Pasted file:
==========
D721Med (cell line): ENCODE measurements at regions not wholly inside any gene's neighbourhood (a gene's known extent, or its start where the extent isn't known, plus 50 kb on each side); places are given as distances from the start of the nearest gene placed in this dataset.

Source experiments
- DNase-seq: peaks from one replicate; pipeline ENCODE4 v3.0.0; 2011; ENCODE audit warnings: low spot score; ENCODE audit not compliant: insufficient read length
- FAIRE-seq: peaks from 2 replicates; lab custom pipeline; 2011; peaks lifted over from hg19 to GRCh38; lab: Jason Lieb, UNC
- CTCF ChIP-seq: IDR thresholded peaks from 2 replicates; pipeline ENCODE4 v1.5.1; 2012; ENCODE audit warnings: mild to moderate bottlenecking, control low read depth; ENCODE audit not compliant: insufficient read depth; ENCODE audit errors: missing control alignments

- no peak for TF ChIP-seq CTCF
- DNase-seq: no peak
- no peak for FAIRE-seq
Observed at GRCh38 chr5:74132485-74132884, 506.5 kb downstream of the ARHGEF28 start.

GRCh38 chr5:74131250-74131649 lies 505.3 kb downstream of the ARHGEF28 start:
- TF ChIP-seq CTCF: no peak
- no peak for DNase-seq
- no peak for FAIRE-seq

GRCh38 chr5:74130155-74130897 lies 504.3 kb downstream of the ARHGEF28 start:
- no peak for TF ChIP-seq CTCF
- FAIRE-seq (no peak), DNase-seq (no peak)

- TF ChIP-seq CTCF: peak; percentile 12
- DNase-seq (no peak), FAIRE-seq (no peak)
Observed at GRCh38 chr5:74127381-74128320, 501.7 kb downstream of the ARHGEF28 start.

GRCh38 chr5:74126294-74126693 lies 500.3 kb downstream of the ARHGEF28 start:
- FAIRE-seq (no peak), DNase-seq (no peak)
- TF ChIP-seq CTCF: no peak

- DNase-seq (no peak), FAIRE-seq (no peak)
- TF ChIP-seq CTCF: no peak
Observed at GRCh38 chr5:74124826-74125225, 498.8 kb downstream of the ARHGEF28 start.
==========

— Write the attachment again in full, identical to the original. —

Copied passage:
D721Med (cell line): ENCODE measurements at regions not wholly inside any gene's neighbourhood (a gene's known extent, or its start where the extent isn't known, plus 50 kb on each side); places are given as distances from the start of the nearest gene placed in this dataset.

Source experiments
- DNase-seq: peaks from one replicate; pipeline ENCODE4 v3.0.0; 2011; ENCODE audit warnings: low spot score; ENCODE audit not compliant: insufficient read length
- FAIRE-seq: peaks from 2 replicates; lab custom pipeline; 2011; peaks lifted over from hg19 to GRCh38; lab: Jason Lieb, UNC
- CTCF ChIP-seq: IDR thresholded peaks from 2 replicates; pipeline ENCODE4 v1.5.1; 2012; ENCODE audit warnings: mild to moderate bottlenecking, control low read depth; ENCODE audit not compliant: insufficient read depth; ENCODE audit errors: missing control alignments

- no peak for TF ChIP-seq CTCF
- DNase-seq: no peak
- no peak for FAIRE-seq
Observed at GRCh38 chr5:74132485-74132884, 506.5 kb downstream of the ARHGEF28 start.

GRCh38 chr5:74131250-74131649 lies 505.3 kb downstream of the ARHGEF28 start:
- TF ChIP-seq CTCF: no peak
- no peak for DNase-seq
- no peak for FAIRE-seq

GRCh38 chr5:74130155-74130897 lies 504.3 kb downstream of the ARHGEF28 start:
- no peak for TF ChIP-seq CTCF
- FAIRE-seq (no peak), DNase-seq (no peak)

- TF ChIP-seq CTCF: peak; percentile 12
- DNase-seq (no peak), FAIRE-seq (no peak)
Observed at GRCh38 chr5:74127381-74128320, 501.7 kb downstream of the ARHGEF28 start.

GRCh38 chr5:74126294-74126693 lies 500.3 kb downstream of the ARHGEF28 start:
- FAIRE-seq (no peak), DNase-seq (no peak)
- TF ChIP-seq CTCF: no peak

- DNase-seq (no peak), FAIRE-seq (no peak)
- TF ChIP-seq CTCF: no peak
Observed at GRCh38 chr5:74124826-74125225, 498.8 kb downstream of the ARHGEF28 start.